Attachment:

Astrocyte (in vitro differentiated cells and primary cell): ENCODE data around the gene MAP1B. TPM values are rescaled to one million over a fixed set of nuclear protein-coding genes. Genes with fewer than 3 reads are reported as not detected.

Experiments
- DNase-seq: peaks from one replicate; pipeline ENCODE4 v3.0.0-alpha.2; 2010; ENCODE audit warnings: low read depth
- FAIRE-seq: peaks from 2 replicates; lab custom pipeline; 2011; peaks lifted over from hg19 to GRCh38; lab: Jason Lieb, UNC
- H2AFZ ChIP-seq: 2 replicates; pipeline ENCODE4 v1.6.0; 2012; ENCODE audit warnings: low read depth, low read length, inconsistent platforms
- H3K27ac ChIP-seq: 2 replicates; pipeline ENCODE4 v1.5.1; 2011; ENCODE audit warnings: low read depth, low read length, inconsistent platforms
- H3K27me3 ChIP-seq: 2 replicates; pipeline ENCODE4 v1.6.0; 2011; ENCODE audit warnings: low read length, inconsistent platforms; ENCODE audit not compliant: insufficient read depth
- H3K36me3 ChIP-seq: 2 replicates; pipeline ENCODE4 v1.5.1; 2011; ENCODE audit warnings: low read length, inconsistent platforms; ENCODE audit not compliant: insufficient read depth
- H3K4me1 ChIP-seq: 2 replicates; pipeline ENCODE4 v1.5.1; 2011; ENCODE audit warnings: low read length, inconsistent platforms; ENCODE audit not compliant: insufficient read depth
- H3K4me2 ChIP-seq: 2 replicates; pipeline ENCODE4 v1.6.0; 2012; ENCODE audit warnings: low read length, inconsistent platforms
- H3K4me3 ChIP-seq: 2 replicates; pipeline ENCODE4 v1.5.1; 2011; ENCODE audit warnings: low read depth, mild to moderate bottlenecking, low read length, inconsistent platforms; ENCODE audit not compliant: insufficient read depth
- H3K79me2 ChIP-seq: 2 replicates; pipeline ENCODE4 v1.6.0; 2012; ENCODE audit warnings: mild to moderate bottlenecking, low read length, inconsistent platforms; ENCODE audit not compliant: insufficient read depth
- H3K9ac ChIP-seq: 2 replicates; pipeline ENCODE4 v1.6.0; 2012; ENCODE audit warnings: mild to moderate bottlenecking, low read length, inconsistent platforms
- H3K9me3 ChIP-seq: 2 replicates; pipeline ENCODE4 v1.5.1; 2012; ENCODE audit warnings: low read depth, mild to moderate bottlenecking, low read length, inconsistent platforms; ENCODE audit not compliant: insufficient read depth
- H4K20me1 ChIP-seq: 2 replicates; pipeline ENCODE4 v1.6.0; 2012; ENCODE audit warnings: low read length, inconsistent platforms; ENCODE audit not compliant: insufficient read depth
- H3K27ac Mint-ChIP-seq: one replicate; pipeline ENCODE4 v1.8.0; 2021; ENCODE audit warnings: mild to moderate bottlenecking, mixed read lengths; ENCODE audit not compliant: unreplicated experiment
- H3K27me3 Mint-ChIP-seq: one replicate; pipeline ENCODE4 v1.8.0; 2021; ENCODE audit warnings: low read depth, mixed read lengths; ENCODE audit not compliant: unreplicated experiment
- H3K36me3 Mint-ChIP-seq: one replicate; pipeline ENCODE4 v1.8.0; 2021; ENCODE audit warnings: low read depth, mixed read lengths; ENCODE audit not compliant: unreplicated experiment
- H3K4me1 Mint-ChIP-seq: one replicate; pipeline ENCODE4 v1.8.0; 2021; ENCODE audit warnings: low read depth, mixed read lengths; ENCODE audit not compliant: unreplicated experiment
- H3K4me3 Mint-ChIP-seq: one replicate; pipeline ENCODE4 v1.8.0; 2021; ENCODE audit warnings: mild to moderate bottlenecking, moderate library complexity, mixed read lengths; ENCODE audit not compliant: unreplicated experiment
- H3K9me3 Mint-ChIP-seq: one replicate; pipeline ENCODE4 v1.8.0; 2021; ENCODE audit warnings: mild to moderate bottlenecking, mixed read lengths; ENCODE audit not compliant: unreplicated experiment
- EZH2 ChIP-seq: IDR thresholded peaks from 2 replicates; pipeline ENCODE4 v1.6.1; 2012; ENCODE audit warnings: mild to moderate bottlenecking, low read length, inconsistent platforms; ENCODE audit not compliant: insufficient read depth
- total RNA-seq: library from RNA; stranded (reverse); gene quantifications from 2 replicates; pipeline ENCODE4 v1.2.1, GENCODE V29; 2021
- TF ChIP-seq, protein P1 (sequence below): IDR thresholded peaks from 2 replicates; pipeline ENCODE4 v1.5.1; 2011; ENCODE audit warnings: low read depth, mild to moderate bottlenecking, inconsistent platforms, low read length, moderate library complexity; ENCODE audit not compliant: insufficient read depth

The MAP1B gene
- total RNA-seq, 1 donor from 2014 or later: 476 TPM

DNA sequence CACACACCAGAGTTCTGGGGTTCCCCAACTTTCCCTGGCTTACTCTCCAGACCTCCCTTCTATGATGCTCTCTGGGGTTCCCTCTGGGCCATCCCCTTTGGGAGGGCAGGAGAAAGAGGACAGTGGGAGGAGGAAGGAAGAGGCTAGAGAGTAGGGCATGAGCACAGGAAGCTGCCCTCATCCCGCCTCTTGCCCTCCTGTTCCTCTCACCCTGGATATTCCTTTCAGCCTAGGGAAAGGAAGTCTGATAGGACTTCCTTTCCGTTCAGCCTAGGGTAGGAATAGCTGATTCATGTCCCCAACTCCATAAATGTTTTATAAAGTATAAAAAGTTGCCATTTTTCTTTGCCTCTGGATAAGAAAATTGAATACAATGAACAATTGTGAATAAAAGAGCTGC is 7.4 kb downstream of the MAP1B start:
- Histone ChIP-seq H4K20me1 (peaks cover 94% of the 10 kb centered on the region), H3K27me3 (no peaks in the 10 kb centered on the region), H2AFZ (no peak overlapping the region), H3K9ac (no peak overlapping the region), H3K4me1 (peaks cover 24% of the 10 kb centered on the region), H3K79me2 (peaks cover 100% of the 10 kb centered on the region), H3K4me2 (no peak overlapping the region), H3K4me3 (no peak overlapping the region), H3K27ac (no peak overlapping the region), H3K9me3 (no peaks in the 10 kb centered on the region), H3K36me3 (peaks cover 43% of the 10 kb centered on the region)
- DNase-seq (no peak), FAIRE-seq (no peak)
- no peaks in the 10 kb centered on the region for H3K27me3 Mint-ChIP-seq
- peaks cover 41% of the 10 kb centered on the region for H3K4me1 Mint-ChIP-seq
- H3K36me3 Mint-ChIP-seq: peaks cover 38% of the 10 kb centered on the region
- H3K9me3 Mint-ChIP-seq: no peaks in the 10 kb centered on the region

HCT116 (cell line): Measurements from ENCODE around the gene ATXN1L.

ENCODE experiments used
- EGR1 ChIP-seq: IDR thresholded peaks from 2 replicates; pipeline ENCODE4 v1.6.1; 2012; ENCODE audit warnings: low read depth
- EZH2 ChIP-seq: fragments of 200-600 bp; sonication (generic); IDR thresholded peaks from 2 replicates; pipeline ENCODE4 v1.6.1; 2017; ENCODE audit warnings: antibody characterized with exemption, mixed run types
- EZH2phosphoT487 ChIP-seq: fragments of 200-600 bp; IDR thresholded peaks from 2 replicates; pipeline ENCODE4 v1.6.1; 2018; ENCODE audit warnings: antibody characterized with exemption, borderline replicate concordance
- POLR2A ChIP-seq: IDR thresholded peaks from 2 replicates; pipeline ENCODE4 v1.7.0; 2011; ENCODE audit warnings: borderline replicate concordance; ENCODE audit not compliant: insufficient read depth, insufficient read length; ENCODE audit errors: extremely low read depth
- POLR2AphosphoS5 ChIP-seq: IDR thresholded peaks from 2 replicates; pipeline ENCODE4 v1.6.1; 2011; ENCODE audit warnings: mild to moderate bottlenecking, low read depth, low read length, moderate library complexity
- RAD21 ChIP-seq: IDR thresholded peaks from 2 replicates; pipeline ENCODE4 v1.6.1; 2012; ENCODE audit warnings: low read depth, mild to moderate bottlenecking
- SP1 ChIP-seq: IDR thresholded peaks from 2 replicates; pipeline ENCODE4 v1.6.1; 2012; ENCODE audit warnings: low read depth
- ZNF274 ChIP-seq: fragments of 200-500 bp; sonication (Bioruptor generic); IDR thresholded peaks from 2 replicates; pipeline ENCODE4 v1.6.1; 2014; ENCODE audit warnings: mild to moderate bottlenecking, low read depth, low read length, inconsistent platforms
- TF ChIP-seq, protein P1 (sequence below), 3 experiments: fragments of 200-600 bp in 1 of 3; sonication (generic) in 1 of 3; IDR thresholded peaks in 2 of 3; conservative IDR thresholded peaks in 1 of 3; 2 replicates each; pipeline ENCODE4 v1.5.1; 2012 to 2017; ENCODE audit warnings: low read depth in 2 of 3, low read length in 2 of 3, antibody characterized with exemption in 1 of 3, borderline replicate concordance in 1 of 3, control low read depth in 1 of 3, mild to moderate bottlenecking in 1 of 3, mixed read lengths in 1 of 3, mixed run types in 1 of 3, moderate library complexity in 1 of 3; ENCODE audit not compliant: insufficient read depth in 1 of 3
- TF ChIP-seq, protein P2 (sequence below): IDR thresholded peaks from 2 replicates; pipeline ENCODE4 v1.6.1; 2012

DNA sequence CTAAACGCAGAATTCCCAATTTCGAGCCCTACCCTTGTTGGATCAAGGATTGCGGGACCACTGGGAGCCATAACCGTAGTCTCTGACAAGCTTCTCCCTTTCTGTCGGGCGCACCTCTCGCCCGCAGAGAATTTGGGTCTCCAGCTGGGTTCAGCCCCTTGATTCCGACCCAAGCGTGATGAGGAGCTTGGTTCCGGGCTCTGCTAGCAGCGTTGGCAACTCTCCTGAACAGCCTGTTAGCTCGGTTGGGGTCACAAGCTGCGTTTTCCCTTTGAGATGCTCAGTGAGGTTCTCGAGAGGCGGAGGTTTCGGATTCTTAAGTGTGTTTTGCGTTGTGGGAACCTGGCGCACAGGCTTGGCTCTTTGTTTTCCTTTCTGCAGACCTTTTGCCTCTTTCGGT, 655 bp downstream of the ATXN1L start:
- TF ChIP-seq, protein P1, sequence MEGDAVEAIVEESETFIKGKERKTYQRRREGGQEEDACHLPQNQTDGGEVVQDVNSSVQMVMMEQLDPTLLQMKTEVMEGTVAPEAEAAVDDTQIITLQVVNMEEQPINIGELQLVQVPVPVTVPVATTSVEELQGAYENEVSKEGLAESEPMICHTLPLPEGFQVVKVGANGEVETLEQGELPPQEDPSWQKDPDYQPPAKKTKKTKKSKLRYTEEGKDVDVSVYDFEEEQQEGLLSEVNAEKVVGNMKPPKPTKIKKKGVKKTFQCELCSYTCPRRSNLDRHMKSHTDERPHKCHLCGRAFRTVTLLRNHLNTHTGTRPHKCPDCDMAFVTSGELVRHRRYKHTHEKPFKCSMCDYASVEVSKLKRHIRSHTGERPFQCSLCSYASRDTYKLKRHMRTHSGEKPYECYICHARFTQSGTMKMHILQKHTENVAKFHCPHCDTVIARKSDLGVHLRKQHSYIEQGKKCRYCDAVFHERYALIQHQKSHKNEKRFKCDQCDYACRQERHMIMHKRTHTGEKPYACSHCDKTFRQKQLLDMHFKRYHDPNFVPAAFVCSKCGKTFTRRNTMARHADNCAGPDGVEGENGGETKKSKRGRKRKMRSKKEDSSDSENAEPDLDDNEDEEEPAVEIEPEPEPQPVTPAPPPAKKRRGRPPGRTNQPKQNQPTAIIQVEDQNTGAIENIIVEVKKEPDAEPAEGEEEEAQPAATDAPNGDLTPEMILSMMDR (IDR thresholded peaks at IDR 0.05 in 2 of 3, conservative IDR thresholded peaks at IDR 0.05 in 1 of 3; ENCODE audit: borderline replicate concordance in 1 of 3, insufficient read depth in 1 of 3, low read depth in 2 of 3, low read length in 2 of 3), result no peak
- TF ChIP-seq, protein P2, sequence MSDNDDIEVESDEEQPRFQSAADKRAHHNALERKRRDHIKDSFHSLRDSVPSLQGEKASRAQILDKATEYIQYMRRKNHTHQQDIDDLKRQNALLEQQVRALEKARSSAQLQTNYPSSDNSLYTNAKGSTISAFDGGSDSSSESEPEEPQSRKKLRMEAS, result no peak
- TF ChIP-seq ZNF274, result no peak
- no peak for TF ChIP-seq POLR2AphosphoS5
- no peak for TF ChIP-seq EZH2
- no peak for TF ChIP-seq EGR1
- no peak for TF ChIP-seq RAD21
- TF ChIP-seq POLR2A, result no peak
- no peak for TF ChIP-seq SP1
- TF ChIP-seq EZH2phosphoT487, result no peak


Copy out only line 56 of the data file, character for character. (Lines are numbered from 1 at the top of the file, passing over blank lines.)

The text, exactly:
- TF ChIP-seq EZH2phosphoT487, result no peak